A large study has identified important differences in the composition of the intestinal microbiome of newborns, depending on whether they were born with natural or cesarean delivery.
Children who are born by cesarean section have an altered intestinal flora, in which potentially dangerous microbes are also present. It is the conclusion of a study, one of the largest carried out so far on the subject, published in the Journal Nature.
This apparently alarming conclusion is actually explained and contextualized. It has long been known that the intestinal bacterial flora , the composition of the so-called microbiome , exerts a considerable influence on the health of the organism, even on organs and functions that apparently have nothing to do with the intestine or digestion. The field of research that studies these topics is very recent, and has undergone explosive growth of interest and publications in recent years.
One of the questions that the researchers ask is how contact with these bacteria comes about for the first time, which will then accompany us throughout life. Given that the fetus develops in the sterile environment of the uterus. Various studies have suggested that the newborn acquires bacteria from its mother during the passage in the birth canal.
For children born with cesarean section, the absence of this initial "contamination" would result, according to some studies, of alterations, and also of possible consequences on health, for example in the development of the immune system, perhaps in the risk of certain disorders such as asthma, allergies, or even diabetes. All this, however, has yet to be proven.
GOOD AND LESS GOOD
The new study, conducted by British researchers from the Wellcome Sanger Institute and other British research institutions, essentially confirms the hypothesis that the mode of childbirth is a determining factor in the acquisition of the microbiome. By analyzing the composition of the intestinal microbiome of nearly 600 children born in foreign hospitals through stool samples, the researchers observed that in those born with cesarean section, pathogenic and drug-resistant bacteria were more often present, probably acquired in the hospital environment.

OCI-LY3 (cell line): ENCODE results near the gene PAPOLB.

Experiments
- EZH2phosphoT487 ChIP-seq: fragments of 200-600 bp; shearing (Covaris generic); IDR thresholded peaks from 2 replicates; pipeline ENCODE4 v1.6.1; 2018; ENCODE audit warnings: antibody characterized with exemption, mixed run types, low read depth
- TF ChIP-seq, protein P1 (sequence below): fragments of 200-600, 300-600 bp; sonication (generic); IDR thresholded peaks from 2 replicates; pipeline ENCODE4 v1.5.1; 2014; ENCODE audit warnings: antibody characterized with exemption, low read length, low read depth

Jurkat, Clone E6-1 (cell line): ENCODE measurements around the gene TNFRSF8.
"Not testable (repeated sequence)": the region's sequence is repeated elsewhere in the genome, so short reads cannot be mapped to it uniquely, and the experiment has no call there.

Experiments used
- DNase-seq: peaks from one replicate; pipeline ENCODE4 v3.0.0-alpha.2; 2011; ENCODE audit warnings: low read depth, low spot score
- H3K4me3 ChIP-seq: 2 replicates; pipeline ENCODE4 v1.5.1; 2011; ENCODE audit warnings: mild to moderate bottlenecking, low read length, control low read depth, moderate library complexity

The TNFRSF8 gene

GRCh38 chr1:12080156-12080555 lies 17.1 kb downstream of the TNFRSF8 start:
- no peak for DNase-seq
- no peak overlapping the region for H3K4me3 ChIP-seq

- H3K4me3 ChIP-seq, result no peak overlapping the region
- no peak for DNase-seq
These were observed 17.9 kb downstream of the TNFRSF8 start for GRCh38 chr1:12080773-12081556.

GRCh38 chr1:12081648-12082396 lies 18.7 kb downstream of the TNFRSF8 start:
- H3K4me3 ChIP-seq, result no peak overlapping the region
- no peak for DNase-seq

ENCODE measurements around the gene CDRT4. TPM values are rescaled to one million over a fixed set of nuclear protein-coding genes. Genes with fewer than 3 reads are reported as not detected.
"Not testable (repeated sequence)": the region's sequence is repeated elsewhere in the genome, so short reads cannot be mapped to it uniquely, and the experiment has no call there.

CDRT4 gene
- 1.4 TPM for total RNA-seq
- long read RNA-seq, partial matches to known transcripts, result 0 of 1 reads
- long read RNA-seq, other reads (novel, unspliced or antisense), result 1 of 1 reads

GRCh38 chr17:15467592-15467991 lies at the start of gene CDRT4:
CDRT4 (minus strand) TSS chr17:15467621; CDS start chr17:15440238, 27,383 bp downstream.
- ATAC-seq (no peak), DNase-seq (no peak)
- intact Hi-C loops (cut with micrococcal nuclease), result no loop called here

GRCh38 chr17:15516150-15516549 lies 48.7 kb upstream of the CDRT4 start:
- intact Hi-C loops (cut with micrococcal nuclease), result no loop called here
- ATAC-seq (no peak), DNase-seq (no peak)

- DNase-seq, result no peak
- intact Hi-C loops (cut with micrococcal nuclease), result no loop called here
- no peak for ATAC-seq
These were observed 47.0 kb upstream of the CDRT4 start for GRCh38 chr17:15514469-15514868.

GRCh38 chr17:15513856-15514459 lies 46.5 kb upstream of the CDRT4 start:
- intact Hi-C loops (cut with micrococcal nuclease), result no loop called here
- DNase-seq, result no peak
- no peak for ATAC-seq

The children born with natural childbirth seemed, on the other hand, more protected by these microbes, present in only 49 percent of the cases against 83 percent of those born with cesarean section. And their intestine was instead populated by other types of "good" microorganisms.
The sequencing of the genome of bacteria, in particular, showed that the most common species in babies born with natural births were bifidobacteria, those of the genus Escherichia or Bacteroides. On the contrary, these species were little present in the intestines of children born with cesarean, which abounded instead of microbes such as Enterococcus faecalis , Staphylococcus epidermis , Klebsiella, all common bacteria in the hospital environment and often a potential source of infection for very premature infants. The same alteration, although to a lesser extent, has been observed in naturally-born children, whose mother however had had prophylaxis with antibiotics during childbirth, or in breast-fed infants.
TO BE TAKEN WITH THE SPRINGS
Another important observation of the new study is that the bacteria acquired by naturally-born children coincide for the most part with those of the mother, but not with the vaginal microbes, but with those of the intestine. This was a discovery not entirely expected and that could lead to rethinking certain practices recommended in recent years, especially in the Anglo-Saxon environment and on the basis of the first studies of this type, such as to buffer children born with cesarean section with gauze soaked in secretions vaginal discharge from the mother: they could be of no use or, worse, be harmful.
An important consideration is that in reality we still know very little about whether and how the observed differences and alterations can have consequences, in terms of health, on children or later in life. To understand this, many other studies will be needed. Another important point to make is that, as one of the authors stated, "the observed differences largely disappear over time". Already six to nine months after birth, the microbiome of children born with natural or cesarean delivery does not present substantial differences.